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Current as of 25/11/14 10:40AM NZST

Scalpers make a killing on Cup tickets

By Hayley Hannan

A ticket scalper in Australia is auctioning a ticket for the New Zealand vs France match on eBay for A$1750 ($2198) - $1840 more than its face value. Main Photo / Mark Mitchell
A ticket scalper in Australia is auctioning a ticket for the New Zealand vs France match on eBay for A$1750 ($2198) - $1840 more than its face value. Main Photo / Mark Mitchell

Ticket scalpers are selling Rugby World Cup tickets for thousands of dollars more than face value on international trading websites, but are being kept at bay locally under strict legislation.

More than 200 tickets for a range of Rugby World Cup games are for sale on three eBay websites, by French, Canadian, American and Australian ticket holders.

Yesterday, there were 27 ticket listings on Australian eBay, 50 on Canadian eBay and 50 on American eBay.

One Australian scalper, using the name 6585adam, was auctioning one Category B ticket for September's New Zealand vs France match for at least A$1750 ($2198) - $1840 more than the face value of the tickets.

Official tickets are sold through three sources - the Rugby World Cup 2011 website, travel agents offering travel and ticket packages and corporate hospitality agents selling accommodation and ticket packages.

Rugby New Zealand communications manager Clare Wolfensohn said it was a case of buyer beware if people decided to buy tickets from other websites or sellers.

"We do warn people that if they don't get tickets transferred or buy through the official channels then we can't validate the tickets and we can't guarantee that when they get to the stadium that they will be able to get in."

Tickets could be transferred to a known person at face value, she said, and there was no formal resale process. This applied to all tickets no matter where they are in the world.

Fans would not have to show ID when entering the stadium and would not be required to prove that the ticket was theirs, said Ms Wolfensohn.

About 1 million of 1.6 million tickets have been sold. The tickets left are mostly expensive ones to big games. Four of the 48 matches are full and only one of the All Blacks' four pool matches has sold out.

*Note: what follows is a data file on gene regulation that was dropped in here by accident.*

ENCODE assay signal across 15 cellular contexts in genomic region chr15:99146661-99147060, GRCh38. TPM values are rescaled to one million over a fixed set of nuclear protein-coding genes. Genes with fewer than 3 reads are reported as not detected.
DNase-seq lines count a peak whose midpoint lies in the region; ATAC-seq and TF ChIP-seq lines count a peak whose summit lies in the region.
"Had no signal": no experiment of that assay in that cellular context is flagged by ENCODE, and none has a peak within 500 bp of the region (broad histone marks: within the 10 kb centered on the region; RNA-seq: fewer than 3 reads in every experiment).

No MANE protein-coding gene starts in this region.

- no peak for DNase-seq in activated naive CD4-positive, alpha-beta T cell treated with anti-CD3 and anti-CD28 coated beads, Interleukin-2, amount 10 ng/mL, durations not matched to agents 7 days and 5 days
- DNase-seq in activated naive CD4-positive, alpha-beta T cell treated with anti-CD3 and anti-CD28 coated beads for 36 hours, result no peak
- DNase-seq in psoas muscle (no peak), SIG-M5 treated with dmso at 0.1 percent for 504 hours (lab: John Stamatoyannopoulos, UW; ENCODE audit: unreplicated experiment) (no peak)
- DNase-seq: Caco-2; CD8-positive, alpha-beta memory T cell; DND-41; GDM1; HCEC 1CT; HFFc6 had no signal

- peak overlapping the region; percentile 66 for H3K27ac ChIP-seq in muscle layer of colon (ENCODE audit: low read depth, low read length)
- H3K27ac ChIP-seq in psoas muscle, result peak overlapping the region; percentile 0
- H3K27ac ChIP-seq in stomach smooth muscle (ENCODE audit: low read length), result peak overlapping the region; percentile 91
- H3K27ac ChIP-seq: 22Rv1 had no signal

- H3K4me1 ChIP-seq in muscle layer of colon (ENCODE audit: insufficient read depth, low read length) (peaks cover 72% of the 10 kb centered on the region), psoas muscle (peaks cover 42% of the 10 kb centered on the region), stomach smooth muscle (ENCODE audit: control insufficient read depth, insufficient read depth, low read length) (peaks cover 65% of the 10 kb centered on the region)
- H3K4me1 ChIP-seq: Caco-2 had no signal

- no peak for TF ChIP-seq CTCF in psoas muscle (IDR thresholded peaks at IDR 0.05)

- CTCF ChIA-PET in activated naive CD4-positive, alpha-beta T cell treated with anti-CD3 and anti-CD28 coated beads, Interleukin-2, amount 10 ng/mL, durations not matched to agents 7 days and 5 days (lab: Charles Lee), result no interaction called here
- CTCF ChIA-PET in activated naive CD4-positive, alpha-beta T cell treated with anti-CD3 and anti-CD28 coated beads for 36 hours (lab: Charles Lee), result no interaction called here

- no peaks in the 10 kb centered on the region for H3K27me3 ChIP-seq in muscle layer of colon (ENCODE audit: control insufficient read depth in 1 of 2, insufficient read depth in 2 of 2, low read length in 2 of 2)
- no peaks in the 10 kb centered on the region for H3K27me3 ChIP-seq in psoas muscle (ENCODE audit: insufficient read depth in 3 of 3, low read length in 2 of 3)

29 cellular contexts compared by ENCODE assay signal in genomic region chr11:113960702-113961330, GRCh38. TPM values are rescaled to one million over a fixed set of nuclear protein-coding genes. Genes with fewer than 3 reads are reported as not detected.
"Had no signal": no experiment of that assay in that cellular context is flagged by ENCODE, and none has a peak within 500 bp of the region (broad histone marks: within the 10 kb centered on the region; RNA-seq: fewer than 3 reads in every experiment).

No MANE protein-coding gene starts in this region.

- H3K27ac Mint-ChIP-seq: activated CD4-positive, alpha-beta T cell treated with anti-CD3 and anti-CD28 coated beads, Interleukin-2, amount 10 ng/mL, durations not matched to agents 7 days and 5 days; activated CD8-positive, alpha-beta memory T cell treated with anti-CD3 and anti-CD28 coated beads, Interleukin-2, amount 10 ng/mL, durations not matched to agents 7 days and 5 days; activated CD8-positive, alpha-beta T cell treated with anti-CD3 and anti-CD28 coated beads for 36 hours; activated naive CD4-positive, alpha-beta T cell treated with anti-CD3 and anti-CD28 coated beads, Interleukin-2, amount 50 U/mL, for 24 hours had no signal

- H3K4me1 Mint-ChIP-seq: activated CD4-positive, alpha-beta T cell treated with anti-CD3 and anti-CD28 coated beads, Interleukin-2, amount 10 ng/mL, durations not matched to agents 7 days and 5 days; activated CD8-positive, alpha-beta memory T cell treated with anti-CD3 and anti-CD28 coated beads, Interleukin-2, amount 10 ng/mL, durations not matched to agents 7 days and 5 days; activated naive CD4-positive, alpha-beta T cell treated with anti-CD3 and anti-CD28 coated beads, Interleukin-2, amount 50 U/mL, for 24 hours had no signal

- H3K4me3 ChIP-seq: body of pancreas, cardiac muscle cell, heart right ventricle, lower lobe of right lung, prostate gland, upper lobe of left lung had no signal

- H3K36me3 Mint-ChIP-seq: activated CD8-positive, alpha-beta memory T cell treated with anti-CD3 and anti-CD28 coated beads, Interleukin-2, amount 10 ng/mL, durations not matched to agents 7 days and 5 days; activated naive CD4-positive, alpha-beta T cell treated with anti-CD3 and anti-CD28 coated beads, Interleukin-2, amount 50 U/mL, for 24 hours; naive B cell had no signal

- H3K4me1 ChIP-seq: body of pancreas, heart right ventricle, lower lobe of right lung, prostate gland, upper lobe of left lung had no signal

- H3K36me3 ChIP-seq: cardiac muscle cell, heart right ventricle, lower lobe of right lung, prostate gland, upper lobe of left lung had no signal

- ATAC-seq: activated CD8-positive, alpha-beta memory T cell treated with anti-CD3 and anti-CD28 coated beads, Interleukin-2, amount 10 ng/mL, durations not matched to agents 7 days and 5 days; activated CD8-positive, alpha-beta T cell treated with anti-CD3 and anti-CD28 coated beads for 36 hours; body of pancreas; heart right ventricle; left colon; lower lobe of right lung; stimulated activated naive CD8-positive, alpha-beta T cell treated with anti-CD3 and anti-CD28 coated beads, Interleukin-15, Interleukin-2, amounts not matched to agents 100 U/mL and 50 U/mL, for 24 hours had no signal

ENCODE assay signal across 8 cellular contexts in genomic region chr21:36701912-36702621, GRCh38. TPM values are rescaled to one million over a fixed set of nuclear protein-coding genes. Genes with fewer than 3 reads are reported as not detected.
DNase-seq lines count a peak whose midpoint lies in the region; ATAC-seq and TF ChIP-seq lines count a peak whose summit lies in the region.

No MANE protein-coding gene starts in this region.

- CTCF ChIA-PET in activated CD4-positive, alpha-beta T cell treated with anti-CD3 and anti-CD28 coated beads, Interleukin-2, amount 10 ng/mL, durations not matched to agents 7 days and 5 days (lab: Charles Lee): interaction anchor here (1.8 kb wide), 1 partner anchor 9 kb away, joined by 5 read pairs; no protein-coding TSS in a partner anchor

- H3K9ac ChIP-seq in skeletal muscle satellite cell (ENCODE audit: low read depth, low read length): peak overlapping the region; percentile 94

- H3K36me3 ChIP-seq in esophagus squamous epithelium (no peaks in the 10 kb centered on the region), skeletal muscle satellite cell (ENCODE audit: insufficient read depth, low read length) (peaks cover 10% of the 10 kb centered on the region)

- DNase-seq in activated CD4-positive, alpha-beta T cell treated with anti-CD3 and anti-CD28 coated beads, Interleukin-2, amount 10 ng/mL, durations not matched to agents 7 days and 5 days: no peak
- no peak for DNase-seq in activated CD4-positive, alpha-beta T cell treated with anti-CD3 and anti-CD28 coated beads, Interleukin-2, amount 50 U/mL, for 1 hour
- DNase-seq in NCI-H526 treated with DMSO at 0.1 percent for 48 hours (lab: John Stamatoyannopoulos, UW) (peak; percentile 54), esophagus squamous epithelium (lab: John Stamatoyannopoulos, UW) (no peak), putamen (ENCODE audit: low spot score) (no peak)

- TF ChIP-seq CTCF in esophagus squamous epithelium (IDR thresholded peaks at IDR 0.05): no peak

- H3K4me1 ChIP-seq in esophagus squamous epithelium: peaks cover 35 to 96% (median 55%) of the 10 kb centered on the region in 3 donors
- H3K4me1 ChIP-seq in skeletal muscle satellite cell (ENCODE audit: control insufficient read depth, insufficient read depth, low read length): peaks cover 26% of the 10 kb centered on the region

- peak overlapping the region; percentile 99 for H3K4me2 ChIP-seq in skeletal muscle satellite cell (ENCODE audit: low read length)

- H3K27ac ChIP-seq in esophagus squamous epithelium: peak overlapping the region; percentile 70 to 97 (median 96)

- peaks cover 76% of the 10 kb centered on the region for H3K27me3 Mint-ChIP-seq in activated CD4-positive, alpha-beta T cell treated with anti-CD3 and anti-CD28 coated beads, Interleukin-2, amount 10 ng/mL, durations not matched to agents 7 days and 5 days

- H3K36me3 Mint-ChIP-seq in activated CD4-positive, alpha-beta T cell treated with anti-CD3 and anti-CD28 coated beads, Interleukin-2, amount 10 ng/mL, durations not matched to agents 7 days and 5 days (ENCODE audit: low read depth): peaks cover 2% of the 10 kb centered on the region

The New Zealand online ticket market is being closely monitored for scalpers as it is illegal under the Major Events Management Act 2007 to re-sell a tournament ticket for a profit in New Zealand. Scalpers can face a fine of up to $5000.

Local online auction site Trade Me decided not to allow any listings of Cup tickets said its trust and safety head, Jon Duffy.

"It's too risky. We regularly monitor the site to detect whether World Cup tickets are listed."

He said the site has had to pull two auctions. One was for a cap with Cup tickets included, the other was for semifinal tickets at $150 more than the original sale price.

Aucklander Colette Pithie was frustrated at the news overseas scalpers were making money on in-demand tickets.

The 25-year-old tried to buy tickets for the New Zealand vs Tonga and New Zealand vs France games in the final RWC 2011 release on July 4.

"I couldn't get them. I got nothing."

Unless a friend or relative had an extra ticket, she would have to watch games at a local bar, she said.

"I guess you could look at purchasing [tickets] overseas but if they are going to be extortionately priced, what's the point?"

RWC ticket rules

You can transfer a ticket to someone you know at the original value.

You can keep your name attached to the ticket even though it's transferred.

You can legally sell the ticket for a profit overseas.

You can't sell a ticket for more than original cost in NZ.

- NZ Herald

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